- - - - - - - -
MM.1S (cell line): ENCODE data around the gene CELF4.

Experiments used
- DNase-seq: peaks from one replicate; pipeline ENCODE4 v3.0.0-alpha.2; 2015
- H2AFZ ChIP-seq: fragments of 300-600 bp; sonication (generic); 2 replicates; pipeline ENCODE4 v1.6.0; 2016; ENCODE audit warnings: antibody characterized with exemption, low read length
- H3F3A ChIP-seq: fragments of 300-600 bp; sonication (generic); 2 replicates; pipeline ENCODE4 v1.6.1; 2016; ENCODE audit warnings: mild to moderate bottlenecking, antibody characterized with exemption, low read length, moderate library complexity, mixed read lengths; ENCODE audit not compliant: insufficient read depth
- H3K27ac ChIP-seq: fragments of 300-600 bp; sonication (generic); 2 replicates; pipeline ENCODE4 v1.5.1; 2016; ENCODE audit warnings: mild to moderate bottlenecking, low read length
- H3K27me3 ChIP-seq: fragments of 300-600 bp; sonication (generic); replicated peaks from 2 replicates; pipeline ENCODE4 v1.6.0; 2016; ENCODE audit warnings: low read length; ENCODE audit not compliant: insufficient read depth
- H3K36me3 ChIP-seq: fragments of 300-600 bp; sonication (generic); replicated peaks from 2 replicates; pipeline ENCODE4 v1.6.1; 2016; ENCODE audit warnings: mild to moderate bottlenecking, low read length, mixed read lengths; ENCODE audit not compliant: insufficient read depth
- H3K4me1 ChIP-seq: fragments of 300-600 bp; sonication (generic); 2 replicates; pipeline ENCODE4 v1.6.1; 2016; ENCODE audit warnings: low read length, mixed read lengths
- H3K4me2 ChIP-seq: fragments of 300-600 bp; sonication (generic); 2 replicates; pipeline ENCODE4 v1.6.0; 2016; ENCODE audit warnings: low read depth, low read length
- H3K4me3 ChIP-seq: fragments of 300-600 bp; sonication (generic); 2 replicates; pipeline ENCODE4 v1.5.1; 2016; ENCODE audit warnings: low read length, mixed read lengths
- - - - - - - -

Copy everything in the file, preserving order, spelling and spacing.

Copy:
MM.1S (cell line): ENCODE data around the gene CELF4.

Experiments used
- DNase-seq: peaks from one replicate; pipeline ENCODE4 v3.0.0-alpha.2; 2015
- H2AFZ ChIP-seq: fragments of 300-600 bp; sonication (generic); 2 replicates; pipeline ENCODE4 v1.6.0; 2016; ENCODE audit warnings: antibody characterized with exemption, low read length
- H3F3A ChIP-seq: fragments of 300-600 bp; sonication (generic); 2 replicates; pipeline ENCODE4 v1.6.1; 2016; ENCODE audit warnings: mild to moderate bottlenecking, antibody characterized with exemption, low read length, moderate library complexity, mixed read lengths; ENCODE audit not compliant: insufficient read depth
- H3K27ac ChIP-seq: fragments of 300-600 bp; sonication (generic); 2 replicates; pipeline ENCODE4 v1.5.1; 2016; ENCODE audit warnings: mild to moderate bottlenecking, low read length
- H3K27me3 ChIP-seq: fragments of 300-600 bp; sonication (generic); replicated peaks from 2 replicates; pipeline ENCODE4 v1.6.0; 2016; ENCODE audit warnings: low read length; ENCODE audit not compliant: insufficient read depth
- H3K36me3 ChIP-seq: fragments of 300-600 bp; sonication (generic); replicated peaks from 2 replicates; pipeline ENCODE4 v1.6.1; 2016; ENCODE audit warnings: mild to moderate bottlenecking, low read length, mixed read lengths; ENCODE audit not compliant: insufficient read depth
- H3K4me1 ChIP-seq: fragments of 300-600 bp; sonication (generic); 2 replicates; pipeline ENCODE4 v1.6.1; 2016; ENCODE audit warnings: low read length, mixed read lengths
- H3K4me2 ChIP-seq: fragments of 300-600 bp; sonication (generic); 2 replicates; pipeline ENCODE4 v1.6.0; 2016; ENCODE audit warnings: low read depth, low read length
- H3K4me3 ChIP-seq: fragments of 300-600 bp; sonication (generic); 2 replicates; pipeline ENCODE4 v1.5.1; 2016; ENCODE audit warnings: low read length, mixed read lengths